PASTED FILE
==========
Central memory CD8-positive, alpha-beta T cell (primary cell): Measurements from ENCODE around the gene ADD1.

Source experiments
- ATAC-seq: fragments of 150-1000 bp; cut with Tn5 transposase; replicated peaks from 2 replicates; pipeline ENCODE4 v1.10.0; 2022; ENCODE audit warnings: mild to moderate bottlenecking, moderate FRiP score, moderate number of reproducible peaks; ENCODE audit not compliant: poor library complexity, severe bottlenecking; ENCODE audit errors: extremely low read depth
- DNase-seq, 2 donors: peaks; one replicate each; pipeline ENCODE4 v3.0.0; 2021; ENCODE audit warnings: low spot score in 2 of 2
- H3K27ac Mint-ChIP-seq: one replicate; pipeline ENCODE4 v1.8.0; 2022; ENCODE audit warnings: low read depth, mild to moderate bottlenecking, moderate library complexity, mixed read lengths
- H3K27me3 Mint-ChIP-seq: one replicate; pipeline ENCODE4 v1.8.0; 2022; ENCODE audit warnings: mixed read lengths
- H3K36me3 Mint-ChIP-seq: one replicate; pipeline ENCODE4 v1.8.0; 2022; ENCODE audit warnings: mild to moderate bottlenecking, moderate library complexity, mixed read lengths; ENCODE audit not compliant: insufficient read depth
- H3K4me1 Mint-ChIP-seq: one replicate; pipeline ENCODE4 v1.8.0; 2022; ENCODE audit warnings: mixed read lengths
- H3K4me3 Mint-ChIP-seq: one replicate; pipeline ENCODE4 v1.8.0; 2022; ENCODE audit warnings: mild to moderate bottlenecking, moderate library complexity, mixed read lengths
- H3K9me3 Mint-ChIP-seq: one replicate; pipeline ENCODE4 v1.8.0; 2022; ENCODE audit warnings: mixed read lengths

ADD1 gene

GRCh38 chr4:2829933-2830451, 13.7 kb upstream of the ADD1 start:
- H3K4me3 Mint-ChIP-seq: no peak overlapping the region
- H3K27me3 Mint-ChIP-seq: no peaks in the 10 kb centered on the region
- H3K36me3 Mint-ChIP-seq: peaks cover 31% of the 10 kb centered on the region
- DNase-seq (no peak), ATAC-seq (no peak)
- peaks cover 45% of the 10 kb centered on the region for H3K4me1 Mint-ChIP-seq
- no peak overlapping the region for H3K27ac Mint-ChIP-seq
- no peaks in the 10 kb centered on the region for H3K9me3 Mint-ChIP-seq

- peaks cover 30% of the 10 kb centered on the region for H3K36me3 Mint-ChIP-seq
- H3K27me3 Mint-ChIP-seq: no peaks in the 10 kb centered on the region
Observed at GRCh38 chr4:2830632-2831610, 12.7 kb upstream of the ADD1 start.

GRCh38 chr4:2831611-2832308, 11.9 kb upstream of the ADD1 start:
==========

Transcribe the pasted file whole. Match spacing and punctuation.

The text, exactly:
Central memory CD8-positive, alpha-beta T cell (primary cell): Measurements from ENCODE around the gene ADD1.

Source experiments
- ATAC-seq: fragments of 150-1000 bp; cut with Tn5 transposase; replicated peaks from 2 replicates; pipeline ENCODE4 v1.10.0; 2022; ENCODE audit warnings: mild to moderate bottlenecking, moderate FRiP score, moderate number of reproducible peaks; ENCODE audit not compliant: poor library complexity, severe bottlenecking; ENCODE audit errors: extremely low read depth
- DNase-seq, 2 donors: peaks; one replicate each; pipeline ENCODE4 v3.0.0; 2021; ENCODE audit warnings: low spot score in 2 of 2
- H3K27ac Mint-ChIP-seq: one replicate; pipeline ENCODE4 v1.8.0; 2022; ENCODE audit warnings: low read depth, mild to moderate bottlenecking, moderate library complexity, mixed read lengths
- H3K27me3 Mint-ChIP-seq: one replicate; pipeline ENCODE4 v1.8.0; 2022; ENCODE audit warnings: mixed read lengths
- H3K36me3 Mint-ChIP-seq: one replicate; pipeline ENCODE4 v1.8.0; 2022; ENCODE audit warnings: mild to moderate bottlenecking, moderate library complexity, mixed read lengths; ENCODE audit not compliant: insufficient read depth
- H3K4me1 Mint-ChIP-seq: one replicate; pipeline ENCODE4 v1.8.0; 2022; ENCODE audit warnings: mixed read lengths
- H3K4me3 Mint-ChIP-seq: one replicate; pipeline ENCODE4 v1.8.0; 2022; ENCODE audit warnings: mild to moderate bottlenecking, moderate library complexity, mixed read lengths
- H3K9me3 Mint-ChIP-seq: one replicate; pipeline ENCODE4 v1.8.0; 2022; ENCODE audit warnings: mixed read lengths

ADD1 gene

GRCh38 chr4:2829933-2830451, 13.7 kb upstream of the ADD1 start:
- H3K4me3 Mint-ChIP-seq: no peak overlapping the region
- H3K27me3 Mint-ChIP-seq: no peaks in the 10 kb centered on the region
- H3K36me3 Mint-ChIP-seq: peaks cover 31% of the 10 kb centered on the region
- DNase-seq (no peak), ATAC-seq (no peak)
- peaks cover 45% of the 10 kb centered on the region for H3K4me1 Mint-ChIP-seq
- no peak overlapping the region for H3K27ac Mint-ChIP-seq
- no peaks in the 10 kb centered on the region for H3K9me3 Mint-ChIP-seq

- peaks cover 30% of the 10 kb centered on the region for H3K36me3 Mint-ChIP-seq
- H3K27me3 Mint-ChIP-seq: no peaks in the 10 kb centered on the region
Observed at GRCh38 chr4:2830632-2831610, 12.7 kb upstream of the ADD1 start.

GRCh38 chr4:2831611-2832308, 11.9 kb upstream of the ADD1 start: